Exacerbating an already deteriorating reputation in the international community, the United States this week resumed its call for extended immunity from the International Criminal Court (ICC). Today, before a vote on the UN resolution, UN Secretary General Kofi Annan urged the UN Security Council to oppose renewing the exemption, saying repeated immunity would undermine the Council’s authority. ICC advocates argue that the Council lacks power to alter an international treaty.
The Bush administration has strongly opposed the ICC, claiming that it could subject US personnel to politically motivated prosecutions abroad. Last year, the administration demanded full exemption of all US citizens from the ICC and threatening to pull military aid from countries that would not sign exemption agreements, “negotiated” bilateral deals to effectively bypass the court. To date, 37 countries—mostly small, poor nations strongly reliant on international aid—have signed ICC immunity deals (called “Article 98” agreements). The US’s ICC immunity expires July 1, the same day countries that have not signed Article 98 agreements will lose military assistance from the US.
Still, the ICC has widespread support in the US from groups such as the Feminist Majority because it identifies gender crimes and the crime of apartheid as crimes against humanity. Article 7 of the Rome Statute, which created the court, presents clear language that defines rape, sexual slavery, enforced prostitution, forced pregnancy, enforced sterilization, or any other form of sexual violence of comparable gravity as gender crimes. The United States is the only industrialized country that has not signed the treaty establishing the ICC. Currently, there are 150,000 US troops deployed in Iraq, 9,000 in Afghanistan, and tens of thousands throughout Eurasia and the Gulf region, according to OneWorld US.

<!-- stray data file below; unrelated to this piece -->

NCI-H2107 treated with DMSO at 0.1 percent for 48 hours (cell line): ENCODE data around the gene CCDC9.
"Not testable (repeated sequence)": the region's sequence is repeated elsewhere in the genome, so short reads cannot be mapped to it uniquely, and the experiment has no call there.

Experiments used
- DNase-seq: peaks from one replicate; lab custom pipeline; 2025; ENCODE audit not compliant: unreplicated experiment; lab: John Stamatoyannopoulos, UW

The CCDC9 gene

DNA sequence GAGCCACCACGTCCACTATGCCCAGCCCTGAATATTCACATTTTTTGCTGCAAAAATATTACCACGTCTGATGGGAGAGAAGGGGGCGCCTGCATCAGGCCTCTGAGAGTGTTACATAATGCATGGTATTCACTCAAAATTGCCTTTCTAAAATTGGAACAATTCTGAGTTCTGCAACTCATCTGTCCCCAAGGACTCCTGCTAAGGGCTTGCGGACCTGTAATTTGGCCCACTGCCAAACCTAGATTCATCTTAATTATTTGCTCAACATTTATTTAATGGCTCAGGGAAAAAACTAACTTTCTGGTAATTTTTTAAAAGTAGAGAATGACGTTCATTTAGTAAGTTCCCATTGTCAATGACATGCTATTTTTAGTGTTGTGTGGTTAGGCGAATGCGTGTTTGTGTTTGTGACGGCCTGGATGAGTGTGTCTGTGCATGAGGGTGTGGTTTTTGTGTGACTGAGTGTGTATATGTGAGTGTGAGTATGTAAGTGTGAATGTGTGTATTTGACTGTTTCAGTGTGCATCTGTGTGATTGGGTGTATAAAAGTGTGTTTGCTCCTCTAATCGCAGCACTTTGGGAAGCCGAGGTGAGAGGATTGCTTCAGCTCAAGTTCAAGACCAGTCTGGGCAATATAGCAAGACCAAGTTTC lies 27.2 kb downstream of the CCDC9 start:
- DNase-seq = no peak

8/29/2014 Domestic Violence Victims May Now Qualify For Asylum in the US - A recent case has opened the door for victims of domestic violence abroad to qualify for asylum in the United States.
The Justice Department's Board of Immigration Appeals ruled for the first time on Tuesday that a victim of domestic violence fit a specific criterion for asylum: persecution for membership in a particular social group. . . .